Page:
The fourth pitch was from a writing team. I could tell they had studied and practiced their pitch quite a bit. Having a writing partner that you want to share the pitching time with requires that. It was clear and snappy. However, they chose the least interesting part of their story to focus on. Hot celeb falls in love with a small town nobody girl. Now this is the first one I’ve mentioned what was pitched because I honestly don’t remember the others. Since I was there to study how people were pitching, and not what they were pitching, I took no story notes. Part of why I remember theirs was because of how clearly they presented the story and the other reason is because Danny pointed out to them that they buried the lead. They mentioned the twist to this horribly over done plot in passing but that was all I had questions about throughout the rest of their pitch. Though I remember the twist I won’t say what it was because it had potential. Danny told them to really emphasize the original part of the story in the rest of their pitches that day. No matter how good the pitch, if the story is boring and something we’ve seen a million times no one will care. Lesson four.
The next one was a man with a great story with a boring delivery. No, I don’t remember the story. All I wrote down was great story with a boring delivery. That’s really sad. I honestly have no idea what that great story was. If I had been there for the story I would have taken notes of course, but would I have remembered the writer who pitched it to me? I have no idea what to say about this. If you expect this may be your problem practice, and get some help from someone who will be honest enough to yawn in your face. Don’t be boring. That doesn’t mean have a circus act. Just be clear and personable. Lesson five.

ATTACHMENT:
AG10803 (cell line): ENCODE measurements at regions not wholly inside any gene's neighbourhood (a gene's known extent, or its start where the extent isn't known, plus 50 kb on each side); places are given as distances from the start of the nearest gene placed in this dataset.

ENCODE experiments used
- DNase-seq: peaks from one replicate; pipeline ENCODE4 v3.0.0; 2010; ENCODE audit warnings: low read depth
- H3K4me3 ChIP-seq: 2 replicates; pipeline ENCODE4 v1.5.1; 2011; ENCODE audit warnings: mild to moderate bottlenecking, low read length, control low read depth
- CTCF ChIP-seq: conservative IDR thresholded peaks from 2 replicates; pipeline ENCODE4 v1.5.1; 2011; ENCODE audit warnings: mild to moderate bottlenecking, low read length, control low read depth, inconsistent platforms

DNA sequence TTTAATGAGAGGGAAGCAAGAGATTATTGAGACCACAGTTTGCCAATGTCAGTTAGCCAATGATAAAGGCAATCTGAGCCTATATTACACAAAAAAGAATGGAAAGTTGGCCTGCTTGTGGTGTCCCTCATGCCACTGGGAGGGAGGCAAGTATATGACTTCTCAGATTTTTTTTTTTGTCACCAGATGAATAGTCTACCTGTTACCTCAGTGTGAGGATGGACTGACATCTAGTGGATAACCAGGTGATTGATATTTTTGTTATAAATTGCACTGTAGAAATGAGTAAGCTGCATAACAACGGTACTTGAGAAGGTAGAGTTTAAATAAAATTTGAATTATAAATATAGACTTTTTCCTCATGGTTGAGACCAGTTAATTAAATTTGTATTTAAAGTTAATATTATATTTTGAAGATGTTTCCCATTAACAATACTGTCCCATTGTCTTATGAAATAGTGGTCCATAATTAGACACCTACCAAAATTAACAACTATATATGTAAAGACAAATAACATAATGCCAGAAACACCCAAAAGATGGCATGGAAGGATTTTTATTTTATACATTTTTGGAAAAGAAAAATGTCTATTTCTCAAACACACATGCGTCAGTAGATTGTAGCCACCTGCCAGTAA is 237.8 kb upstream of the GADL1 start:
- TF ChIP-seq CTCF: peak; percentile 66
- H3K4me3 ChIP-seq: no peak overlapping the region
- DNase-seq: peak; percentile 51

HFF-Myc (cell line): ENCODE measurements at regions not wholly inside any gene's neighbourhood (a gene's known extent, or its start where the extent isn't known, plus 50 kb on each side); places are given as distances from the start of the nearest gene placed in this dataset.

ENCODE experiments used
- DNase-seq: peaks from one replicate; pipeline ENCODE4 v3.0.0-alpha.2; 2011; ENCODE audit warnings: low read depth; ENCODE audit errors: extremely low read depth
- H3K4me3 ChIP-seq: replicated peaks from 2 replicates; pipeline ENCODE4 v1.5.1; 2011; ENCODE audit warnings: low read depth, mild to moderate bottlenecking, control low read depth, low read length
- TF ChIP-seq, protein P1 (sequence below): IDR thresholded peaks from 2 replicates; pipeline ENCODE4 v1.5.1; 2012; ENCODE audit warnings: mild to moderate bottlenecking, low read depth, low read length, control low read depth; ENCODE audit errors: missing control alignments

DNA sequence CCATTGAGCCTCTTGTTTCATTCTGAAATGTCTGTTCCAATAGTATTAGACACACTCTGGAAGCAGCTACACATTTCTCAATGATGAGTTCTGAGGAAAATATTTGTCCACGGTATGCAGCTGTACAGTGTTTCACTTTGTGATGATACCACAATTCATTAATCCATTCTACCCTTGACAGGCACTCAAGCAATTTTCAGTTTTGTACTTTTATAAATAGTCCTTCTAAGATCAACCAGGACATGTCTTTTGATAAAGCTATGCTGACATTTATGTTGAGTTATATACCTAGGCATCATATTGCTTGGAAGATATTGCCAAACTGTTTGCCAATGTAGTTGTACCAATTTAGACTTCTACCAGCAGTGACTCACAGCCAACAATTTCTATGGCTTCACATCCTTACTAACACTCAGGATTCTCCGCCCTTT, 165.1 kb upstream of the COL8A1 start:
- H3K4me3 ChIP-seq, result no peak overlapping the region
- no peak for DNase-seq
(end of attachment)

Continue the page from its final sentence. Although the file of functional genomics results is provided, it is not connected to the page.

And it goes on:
Lesson six? Be prepared. A man who had seemed so professional throughout his pitch killed that perception when he was asked for a one sheet. He took out some scrap paper and scratched his name and number on it with some quick notes. Really? I’ll email you a one sheet later this week he says. Um, how long did he know he was going to be pitching today? Why couldn’t he stop by a Kinko’s and print out twenty copies real quick? It made me wonder about his honesty and his ability to deliver.
Lesson seven? If you say this is the most original idea you’ve ever heard, there will have been a TV movie about it at least once a year for the last ten years. If you say this will be short, you will ramble on until way over time. It was weird how consistent it was for someone who blurted something before they sat down to do the complete opposite. If you aren’t absolutely sure you can deliver don’t put expectations on your pitch. It’s annoying because it calls attention to that weakness in your pitch.
Bonus lesson. Don’t tell the names of every character when you pitch. Just tell their relationship to the protagonist. I can’t remember who’s who by name that quickly. I can barely remember your name.
I did learn a lot from my two and a half hours listening to pitches. Taking pitches is hard. You want to hear a great story but there is so much other stuff about the human being on the other side of the table that can prevent you from really hearing their story at all. It made me realize I still had a way to go in my own pitching and will be taking Danny Manus’s pitching webinar the next time it comes around.
Not naming all the characters is an excellent point. I shall remember that…